Beyond net neutrality: The new battle for the future of the internet – Vox

Beyond net neutrality: The new battle for the future of the Internet

I can only see peering agreements between companies and ISPs increasing costs for what we would find as acceptable speeds now and choking off innovation online for those except the most capitalized (or connected), and that is a damned shame.

The New AT&T: Team Hollywood, Internet Police

News is traveling quickly of AT&T’s intent to filter copyrighted content on portions of the Internet it controls. It’s been repeated a million times before, but briefly: The New AT&T wants to transform itself into a content provider, serving up Internet TV. Obviously, people trading copyrighted television shows for free over the Internet(s) is a direct contradiction to that business model. Conveniently for The New AT&T, they also have a stranglehold on much of the Internet backbone in the United States. Thus, they’re going to use that capacity and attempt to start filtering out content that doesn’t pass muster as legit.

In other words, The New AT&T is sacrificing itself as a neutral network provider — really, how could they be expected to provide neutral network services and be a content provider at the same time? Where would the incentive be, besides drawing the ire of regulators, to permit competitors on their network? When I say competitors, think YouTube — Alex Curtis believes they could be the first target of a joint Hollywood/AT&T hit. I’m only scratching the surface, too — there is much more to this than just the business angle. What about consumer privacy? (It’s bad enough that they forward traffic to the NSA.) Does AT&T, and only AT&T, reserve the right to regulate what is and isn’t acceptable on the public Internet? The answers to these questions will have a lasting effect on the Internet as we know it.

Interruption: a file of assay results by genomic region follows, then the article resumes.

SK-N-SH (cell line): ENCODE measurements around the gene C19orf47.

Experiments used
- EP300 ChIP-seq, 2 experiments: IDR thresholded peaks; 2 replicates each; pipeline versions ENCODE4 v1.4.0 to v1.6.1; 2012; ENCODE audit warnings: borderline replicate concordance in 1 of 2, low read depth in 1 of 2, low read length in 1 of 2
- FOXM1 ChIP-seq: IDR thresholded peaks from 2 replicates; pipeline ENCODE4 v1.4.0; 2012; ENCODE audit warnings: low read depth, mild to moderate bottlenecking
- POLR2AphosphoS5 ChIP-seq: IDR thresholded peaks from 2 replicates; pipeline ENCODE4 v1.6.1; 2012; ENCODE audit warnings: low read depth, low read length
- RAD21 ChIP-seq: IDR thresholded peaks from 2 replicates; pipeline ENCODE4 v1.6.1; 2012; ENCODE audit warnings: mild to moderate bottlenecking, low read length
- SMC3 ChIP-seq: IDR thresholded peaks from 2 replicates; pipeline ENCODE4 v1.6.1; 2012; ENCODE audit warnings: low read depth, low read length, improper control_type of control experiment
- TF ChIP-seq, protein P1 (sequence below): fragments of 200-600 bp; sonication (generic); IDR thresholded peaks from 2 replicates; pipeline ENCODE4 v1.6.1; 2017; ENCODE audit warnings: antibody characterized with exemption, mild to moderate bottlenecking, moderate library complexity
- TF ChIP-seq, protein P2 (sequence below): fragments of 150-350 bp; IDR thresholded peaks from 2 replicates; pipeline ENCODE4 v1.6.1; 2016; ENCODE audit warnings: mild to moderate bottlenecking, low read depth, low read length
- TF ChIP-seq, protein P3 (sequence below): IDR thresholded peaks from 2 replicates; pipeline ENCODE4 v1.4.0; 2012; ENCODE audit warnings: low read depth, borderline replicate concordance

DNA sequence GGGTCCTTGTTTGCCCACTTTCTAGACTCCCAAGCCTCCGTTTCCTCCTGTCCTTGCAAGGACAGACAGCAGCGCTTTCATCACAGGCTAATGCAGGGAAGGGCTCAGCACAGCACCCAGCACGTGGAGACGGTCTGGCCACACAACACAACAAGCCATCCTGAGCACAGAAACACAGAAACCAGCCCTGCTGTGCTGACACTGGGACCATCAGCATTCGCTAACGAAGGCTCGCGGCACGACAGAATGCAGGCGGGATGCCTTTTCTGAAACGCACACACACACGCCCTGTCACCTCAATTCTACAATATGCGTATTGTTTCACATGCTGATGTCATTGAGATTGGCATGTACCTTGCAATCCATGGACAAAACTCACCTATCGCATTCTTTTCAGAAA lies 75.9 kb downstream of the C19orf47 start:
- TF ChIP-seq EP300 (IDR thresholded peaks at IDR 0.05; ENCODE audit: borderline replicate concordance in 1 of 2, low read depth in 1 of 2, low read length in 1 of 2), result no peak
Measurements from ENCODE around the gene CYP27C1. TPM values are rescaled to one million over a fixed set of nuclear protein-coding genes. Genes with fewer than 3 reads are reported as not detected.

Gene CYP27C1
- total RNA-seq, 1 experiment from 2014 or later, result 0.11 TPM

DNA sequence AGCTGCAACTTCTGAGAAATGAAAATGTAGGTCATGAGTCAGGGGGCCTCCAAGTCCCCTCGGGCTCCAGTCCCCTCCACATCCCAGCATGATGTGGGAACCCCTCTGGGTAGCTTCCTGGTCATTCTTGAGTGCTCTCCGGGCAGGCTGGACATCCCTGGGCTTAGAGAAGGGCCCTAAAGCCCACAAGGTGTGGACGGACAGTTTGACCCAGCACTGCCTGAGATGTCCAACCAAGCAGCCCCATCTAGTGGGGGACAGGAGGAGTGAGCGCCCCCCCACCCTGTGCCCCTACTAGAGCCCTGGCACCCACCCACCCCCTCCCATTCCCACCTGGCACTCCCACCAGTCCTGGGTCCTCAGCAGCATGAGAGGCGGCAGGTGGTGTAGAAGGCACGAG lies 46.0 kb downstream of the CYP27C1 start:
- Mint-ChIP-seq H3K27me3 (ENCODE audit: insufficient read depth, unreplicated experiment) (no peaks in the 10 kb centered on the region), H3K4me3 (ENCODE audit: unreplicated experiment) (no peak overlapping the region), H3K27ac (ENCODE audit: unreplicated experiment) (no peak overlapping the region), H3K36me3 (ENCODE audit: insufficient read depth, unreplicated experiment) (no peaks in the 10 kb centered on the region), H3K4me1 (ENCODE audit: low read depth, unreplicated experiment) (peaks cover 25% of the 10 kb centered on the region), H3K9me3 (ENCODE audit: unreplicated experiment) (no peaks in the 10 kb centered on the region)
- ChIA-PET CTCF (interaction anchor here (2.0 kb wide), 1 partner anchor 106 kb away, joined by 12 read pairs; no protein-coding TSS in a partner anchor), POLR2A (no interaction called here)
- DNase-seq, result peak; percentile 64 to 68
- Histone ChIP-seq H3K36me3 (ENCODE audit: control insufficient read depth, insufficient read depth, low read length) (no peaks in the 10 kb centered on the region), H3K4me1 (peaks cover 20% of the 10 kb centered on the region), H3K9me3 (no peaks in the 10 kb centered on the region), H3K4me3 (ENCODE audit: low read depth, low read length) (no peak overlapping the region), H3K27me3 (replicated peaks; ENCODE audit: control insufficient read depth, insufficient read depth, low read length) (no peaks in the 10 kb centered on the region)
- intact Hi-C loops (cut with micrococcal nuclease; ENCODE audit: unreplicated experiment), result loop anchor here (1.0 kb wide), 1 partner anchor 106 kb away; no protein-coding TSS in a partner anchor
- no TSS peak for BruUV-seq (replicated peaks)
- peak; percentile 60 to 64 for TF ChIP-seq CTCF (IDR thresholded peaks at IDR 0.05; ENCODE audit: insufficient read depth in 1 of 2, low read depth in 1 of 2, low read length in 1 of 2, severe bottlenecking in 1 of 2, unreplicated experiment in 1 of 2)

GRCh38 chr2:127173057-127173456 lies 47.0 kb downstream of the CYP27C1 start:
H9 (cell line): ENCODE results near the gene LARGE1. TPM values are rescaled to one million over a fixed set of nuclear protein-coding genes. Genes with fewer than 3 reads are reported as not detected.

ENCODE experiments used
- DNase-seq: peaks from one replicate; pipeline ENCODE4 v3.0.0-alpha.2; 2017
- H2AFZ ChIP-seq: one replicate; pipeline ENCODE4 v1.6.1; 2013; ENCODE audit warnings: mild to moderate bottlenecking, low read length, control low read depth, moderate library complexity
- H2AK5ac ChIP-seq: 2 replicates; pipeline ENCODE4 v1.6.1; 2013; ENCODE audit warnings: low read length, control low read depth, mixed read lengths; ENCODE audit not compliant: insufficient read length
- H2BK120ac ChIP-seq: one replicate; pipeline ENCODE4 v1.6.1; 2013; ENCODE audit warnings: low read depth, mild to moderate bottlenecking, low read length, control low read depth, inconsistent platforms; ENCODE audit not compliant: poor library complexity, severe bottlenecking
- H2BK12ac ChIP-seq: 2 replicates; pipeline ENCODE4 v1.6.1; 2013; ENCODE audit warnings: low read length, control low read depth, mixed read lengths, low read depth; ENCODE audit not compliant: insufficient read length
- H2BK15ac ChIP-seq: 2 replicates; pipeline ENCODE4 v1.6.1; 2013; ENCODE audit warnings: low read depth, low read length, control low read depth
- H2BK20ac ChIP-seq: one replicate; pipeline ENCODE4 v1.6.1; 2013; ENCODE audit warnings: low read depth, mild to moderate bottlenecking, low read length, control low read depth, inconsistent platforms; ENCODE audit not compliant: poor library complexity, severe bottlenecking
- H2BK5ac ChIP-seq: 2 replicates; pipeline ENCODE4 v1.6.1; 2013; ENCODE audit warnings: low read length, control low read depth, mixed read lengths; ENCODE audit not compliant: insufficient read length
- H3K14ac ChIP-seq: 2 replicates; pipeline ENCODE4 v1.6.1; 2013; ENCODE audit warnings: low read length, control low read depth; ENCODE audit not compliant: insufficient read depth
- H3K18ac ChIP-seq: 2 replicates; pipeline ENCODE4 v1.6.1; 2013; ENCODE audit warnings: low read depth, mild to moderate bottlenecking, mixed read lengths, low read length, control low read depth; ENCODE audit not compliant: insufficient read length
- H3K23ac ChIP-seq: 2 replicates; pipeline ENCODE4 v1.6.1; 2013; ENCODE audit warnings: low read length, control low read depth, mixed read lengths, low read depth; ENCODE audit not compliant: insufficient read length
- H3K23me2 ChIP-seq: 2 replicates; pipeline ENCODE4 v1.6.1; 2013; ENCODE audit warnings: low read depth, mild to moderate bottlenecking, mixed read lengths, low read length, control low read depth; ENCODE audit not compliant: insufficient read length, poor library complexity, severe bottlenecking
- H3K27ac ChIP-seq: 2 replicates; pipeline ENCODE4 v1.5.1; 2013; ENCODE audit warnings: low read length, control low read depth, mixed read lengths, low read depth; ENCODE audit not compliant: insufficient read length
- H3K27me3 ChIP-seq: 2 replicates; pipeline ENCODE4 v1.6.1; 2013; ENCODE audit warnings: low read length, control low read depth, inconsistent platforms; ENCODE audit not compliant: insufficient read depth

One thing is for certain: The New AT&T sure seems to be just as sinister as the old one. I hope the regulators get on the horn to AT&T and find out what the deal is, because so far to me this flies in the face of the provisions that were set when AT&T acquired SBC and later BellSouth. I guess they just haven’t learned their lesson from the first time they were broken up…